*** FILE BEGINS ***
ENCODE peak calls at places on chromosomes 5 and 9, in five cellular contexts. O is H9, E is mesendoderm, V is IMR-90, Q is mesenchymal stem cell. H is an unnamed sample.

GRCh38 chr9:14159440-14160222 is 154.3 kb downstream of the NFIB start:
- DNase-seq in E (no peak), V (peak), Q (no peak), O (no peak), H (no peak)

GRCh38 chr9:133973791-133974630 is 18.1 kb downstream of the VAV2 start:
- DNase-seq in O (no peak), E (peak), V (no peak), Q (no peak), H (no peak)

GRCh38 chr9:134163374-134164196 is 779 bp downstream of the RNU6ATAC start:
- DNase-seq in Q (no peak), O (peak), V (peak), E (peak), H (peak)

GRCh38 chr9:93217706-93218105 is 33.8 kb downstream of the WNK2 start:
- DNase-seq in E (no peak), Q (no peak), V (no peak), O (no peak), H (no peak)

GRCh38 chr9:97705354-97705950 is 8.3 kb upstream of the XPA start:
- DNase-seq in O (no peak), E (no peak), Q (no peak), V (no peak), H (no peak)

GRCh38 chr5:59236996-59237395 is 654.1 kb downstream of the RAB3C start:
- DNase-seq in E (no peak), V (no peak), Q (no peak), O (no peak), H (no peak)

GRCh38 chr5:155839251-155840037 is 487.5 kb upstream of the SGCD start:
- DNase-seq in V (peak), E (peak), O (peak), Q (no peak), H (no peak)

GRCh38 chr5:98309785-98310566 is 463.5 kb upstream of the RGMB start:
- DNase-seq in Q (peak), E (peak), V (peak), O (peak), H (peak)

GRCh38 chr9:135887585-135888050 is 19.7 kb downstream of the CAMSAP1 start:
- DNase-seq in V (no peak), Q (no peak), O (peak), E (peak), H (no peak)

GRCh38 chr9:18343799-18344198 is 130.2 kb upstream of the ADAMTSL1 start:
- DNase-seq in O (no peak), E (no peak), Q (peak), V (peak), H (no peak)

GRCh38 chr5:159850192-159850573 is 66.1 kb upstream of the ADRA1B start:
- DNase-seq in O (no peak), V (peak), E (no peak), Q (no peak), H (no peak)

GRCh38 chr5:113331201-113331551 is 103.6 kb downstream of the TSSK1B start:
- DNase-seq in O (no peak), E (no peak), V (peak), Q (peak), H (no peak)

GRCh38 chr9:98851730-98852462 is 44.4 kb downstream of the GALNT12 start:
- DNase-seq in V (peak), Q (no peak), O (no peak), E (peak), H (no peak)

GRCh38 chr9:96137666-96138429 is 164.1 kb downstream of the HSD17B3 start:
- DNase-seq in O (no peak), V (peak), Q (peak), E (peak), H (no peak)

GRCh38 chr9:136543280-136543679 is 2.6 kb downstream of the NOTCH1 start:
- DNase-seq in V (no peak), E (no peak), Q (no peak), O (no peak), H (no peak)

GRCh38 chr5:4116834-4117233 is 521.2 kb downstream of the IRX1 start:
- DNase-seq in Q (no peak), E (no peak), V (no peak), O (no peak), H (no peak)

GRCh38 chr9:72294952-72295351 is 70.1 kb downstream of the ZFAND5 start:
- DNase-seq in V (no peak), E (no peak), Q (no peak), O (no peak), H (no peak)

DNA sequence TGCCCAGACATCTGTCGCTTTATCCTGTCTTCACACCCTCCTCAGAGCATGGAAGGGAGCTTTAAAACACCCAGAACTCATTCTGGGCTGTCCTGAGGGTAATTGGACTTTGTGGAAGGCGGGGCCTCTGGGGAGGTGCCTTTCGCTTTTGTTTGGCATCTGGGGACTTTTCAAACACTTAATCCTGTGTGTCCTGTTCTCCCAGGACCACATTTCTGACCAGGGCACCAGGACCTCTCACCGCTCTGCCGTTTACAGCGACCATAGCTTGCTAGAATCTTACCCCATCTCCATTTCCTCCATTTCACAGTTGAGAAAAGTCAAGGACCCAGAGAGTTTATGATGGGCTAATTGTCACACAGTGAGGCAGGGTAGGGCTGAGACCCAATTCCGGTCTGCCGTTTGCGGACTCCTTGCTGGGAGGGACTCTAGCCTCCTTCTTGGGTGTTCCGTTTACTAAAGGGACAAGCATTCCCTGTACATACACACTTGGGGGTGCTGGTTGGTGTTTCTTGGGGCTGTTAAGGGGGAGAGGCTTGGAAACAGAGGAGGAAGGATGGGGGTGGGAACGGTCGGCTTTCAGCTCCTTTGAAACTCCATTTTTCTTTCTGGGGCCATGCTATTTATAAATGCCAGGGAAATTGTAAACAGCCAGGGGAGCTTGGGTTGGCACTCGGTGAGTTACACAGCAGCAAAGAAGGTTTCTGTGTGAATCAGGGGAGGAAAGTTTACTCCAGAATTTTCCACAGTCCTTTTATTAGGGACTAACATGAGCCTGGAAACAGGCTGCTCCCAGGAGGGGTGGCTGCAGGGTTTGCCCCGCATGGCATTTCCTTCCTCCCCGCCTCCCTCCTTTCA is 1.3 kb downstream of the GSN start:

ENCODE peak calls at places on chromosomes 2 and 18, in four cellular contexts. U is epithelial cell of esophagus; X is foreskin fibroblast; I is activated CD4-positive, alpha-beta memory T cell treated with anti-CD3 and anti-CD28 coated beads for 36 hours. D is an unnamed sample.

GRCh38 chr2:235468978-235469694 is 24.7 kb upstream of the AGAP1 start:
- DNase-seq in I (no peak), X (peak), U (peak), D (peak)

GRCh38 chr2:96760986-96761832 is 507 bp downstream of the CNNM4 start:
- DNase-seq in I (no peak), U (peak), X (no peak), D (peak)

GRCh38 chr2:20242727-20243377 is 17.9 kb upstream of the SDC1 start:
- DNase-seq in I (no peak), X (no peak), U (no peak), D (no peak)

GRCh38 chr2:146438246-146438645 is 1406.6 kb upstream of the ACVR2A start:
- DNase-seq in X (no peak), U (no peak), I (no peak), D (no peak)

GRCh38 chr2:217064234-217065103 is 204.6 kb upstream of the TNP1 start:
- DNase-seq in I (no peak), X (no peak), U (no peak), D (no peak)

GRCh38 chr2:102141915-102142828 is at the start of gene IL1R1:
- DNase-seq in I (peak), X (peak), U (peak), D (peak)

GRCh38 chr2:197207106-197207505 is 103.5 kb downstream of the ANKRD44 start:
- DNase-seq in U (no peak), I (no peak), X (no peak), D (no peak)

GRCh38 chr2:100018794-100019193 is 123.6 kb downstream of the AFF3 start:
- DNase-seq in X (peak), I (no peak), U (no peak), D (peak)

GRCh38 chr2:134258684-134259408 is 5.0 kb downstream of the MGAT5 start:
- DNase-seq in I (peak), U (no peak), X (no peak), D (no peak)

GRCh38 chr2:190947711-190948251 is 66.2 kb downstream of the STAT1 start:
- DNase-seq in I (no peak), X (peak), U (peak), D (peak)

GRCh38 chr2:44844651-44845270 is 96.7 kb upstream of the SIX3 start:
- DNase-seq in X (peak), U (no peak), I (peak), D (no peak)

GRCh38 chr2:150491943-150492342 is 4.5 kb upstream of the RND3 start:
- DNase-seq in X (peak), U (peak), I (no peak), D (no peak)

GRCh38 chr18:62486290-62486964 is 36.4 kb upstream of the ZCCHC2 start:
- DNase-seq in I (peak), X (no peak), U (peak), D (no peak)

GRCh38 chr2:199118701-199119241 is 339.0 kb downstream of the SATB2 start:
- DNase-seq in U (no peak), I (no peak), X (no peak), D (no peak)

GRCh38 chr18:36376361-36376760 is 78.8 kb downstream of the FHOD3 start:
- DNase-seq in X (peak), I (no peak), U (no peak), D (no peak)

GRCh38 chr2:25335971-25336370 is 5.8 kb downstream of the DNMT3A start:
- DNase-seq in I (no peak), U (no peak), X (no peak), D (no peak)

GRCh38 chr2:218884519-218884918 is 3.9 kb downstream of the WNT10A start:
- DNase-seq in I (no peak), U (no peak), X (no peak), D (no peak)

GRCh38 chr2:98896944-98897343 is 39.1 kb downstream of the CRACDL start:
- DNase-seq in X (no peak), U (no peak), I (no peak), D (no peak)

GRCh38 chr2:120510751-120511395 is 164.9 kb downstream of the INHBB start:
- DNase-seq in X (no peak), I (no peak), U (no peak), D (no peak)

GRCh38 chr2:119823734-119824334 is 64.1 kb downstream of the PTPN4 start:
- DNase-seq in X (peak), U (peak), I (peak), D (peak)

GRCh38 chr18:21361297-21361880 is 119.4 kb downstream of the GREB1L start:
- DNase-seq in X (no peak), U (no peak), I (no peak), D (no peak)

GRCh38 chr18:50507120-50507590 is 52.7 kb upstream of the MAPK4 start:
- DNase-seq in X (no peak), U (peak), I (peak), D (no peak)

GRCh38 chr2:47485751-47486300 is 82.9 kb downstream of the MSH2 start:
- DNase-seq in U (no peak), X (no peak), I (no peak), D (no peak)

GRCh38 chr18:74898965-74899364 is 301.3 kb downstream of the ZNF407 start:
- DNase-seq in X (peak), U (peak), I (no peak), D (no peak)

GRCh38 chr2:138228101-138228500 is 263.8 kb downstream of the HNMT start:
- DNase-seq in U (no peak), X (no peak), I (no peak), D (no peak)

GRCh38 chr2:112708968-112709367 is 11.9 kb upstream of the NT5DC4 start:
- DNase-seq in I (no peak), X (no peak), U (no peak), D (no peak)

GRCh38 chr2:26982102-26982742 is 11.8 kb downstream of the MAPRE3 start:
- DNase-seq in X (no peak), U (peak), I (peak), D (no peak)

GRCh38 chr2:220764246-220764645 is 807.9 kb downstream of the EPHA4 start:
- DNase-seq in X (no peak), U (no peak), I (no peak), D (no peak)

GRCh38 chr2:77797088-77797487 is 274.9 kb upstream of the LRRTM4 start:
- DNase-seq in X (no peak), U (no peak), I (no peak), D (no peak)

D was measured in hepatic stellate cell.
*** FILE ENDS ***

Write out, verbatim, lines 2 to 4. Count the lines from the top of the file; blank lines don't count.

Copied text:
GRCh38 chr9:14159440-14160222 is 154.3 kb downstream of the NFIB start:
- DNase-seq in E (no peak), V (peak), Q (no peak), O (no peak), H (no peak)

GRCh38 chr9:133973791-133974630 is 18.1 kb downstream of the VAV2 start: